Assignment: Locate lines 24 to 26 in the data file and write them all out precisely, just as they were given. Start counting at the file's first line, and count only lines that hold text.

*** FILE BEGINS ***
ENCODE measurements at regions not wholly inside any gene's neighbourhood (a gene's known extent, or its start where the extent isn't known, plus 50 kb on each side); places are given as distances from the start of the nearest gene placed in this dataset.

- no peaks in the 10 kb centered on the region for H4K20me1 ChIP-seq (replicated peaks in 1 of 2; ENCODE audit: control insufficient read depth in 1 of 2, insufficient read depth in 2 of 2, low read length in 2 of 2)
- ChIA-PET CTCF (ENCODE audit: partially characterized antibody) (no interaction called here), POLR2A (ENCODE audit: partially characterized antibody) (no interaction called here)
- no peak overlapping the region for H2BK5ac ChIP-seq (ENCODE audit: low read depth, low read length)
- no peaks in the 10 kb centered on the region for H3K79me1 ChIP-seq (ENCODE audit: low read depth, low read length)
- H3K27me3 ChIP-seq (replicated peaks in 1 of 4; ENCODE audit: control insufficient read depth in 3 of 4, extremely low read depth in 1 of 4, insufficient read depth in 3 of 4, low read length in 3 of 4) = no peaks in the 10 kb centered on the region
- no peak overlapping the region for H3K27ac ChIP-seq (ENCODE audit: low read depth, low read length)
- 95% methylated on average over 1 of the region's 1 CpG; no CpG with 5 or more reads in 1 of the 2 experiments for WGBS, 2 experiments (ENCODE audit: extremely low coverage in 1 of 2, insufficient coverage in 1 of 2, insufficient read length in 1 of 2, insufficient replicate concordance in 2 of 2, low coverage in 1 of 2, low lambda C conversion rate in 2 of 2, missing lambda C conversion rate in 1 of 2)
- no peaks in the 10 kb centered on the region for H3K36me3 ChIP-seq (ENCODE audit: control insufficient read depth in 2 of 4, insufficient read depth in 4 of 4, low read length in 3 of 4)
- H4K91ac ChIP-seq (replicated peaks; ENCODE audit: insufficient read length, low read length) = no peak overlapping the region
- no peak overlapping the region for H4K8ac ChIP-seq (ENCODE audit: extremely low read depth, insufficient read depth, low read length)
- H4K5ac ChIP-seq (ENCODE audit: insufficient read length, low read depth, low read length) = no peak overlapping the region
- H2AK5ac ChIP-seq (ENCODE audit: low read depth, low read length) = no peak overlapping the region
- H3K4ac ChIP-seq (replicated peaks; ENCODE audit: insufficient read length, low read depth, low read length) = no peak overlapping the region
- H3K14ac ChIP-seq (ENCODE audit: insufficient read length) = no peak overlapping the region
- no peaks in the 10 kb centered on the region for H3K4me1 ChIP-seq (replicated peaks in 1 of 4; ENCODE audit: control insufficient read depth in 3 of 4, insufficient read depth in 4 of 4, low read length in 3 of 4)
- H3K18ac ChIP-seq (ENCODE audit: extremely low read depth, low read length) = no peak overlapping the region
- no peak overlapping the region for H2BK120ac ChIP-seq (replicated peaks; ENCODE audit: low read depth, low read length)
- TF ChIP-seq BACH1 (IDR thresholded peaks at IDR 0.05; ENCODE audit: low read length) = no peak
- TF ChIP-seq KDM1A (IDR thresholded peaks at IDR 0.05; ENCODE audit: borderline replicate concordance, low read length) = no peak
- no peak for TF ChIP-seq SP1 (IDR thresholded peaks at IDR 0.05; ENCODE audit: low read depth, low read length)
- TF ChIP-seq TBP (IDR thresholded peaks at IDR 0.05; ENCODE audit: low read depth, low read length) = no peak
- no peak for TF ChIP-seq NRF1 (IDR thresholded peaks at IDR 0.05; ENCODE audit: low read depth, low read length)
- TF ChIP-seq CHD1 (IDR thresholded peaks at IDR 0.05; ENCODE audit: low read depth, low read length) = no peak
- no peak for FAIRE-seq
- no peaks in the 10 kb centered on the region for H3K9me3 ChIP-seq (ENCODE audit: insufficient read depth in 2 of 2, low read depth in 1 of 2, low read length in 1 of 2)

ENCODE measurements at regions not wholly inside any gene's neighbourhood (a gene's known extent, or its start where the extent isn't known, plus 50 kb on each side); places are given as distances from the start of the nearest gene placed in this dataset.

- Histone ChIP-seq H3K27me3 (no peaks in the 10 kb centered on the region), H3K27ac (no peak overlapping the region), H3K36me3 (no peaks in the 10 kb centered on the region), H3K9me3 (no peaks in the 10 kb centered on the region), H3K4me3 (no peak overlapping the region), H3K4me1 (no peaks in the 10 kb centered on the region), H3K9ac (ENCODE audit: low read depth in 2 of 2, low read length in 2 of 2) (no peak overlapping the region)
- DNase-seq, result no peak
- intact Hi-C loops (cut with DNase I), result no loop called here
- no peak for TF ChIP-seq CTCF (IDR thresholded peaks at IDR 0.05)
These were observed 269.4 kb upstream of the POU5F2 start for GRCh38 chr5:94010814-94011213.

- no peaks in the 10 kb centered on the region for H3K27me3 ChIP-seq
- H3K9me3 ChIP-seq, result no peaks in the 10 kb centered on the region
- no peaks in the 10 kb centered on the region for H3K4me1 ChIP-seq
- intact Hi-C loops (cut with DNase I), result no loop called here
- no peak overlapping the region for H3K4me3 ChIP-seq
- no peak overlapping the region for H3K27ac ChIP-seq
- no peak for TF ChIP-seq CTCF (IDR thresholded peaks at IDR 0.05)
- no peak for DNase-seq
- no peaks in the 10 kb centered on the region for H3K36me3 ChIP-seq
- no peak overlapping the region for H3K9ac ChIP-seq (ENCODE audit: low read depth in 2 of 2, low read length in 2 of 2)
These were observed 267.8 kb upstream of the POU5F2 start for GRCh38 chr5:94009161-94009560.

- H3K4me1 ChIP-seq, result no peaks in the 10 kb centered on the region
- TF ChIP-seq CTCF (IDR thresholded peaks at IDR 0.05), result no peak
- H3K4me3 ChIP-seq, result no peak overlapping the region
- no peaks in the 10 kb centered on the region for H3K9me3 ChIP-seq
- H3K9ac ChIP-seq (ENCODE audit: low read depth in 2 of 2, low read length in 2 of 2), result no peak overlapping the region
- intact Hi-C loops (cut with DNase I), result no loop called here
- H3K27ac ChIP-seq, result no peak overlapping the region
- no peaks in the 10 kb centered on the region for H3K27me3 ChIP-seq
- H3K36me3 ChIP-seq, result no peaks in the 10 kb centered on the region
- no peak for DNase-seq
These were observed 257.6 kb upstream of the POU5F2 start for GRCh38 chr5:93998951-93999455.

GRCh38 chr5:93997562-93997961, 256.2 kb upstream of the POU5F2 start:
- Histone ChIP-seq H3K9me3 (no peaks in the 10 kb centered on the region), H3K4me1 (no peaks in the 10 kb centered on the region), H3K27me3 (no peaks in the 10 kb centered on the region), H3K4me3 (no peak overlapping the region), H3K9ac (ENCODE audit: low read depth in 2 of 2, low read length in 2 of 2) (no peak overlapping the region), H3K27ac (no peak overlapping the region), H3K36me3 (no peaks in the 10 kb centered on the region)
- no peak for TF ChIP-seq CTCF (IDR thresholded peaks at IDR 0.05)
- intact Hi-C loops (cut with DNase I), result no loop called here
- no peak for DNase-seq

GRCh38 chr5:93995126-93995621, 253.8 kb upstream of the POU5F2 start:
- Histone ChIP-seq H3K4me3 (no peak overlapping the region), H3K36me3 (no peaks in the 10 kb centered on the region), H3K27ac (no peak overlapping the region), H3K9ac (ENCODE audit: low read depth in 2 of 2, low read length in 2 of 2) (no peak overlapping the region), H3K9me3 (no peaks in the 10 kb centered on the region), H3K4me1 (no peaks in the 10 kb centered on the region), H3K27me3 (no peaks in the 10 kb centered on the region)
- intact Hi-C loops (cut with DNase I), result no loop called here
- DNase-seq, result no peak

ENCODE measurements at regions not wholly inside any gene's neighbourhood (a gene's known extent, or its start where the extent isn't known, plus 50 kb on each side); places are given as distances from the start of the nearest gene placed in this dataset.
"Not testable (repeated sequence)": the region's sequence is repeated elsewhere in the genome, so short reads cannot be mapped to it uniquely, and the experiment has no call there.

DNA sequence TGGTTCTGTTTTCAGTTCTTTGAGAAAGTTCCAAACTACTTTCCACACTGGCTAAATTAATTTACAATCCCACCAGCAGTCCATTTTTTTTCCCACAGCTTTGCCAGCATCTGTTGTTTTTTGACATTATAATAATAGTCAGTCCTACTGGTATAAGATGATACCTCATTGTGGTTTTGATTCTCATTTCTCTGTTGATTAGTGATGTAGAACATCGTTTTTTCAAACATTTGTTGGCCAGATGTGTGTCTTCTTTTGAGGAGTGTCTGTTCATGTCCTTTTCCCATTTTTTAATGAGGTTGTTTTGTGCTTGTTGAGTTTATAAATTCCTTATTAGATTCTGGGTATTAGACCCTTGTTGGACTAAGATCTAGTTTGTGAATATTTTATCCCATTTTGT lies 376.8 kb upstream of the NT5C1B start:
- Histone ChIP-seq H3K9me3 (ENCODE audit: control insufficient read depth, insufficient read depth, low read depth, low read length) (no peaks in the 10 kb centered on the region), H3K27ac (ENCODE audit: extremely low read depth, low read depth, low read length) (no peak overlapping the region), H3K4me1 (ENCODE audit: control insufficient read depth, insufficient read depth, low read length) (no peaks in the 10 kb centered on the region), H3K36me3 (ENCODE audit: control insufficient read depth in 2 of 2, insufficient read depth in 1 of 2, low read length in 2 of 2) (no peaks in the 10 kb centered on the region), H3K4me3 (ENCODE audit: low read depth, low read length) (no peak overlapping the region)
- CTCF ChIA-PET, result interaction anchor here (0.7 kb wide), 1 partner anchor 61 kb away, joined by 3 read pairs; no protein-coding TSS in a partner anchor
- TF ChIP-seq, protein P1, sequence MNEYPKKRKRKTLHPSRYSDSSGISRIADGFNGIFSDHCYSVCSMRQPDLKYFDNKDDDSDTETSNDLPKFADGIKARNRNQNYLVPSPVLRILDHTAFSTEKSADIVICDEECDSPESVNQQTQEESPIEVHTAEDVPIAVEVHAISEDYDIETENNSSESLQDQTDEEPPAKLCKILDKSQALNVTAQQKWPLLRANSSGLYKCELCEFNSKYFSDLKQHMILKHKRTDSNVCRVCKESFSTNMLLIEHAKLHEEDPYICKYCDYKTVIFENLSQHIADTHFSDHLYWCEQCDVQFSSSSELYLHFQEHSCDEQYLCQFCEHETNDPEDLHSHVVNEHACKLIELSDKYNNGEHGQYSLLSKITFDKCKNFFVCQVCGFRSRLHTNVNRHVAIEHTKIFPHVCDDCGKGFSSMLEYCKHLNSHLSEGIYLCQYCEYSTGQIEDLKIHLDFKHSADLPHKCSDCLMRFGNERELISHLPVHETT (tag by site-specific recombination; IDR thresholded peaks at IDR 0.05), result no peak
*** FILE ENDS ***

- TF ChIP-seq CHD1 (IDR thresholded peaks at IDR 0.05; ENCODE audit: low read depth, low read length) = no peak
- no peak for FAIRE-seq
- no peaks in the 10 kb centered on the region for H3K9me3 ChIP-seq (ENCODE audit: insufficient read depth in 2 of 2, low read depth in 1 of 2, low read length in 1 of 2)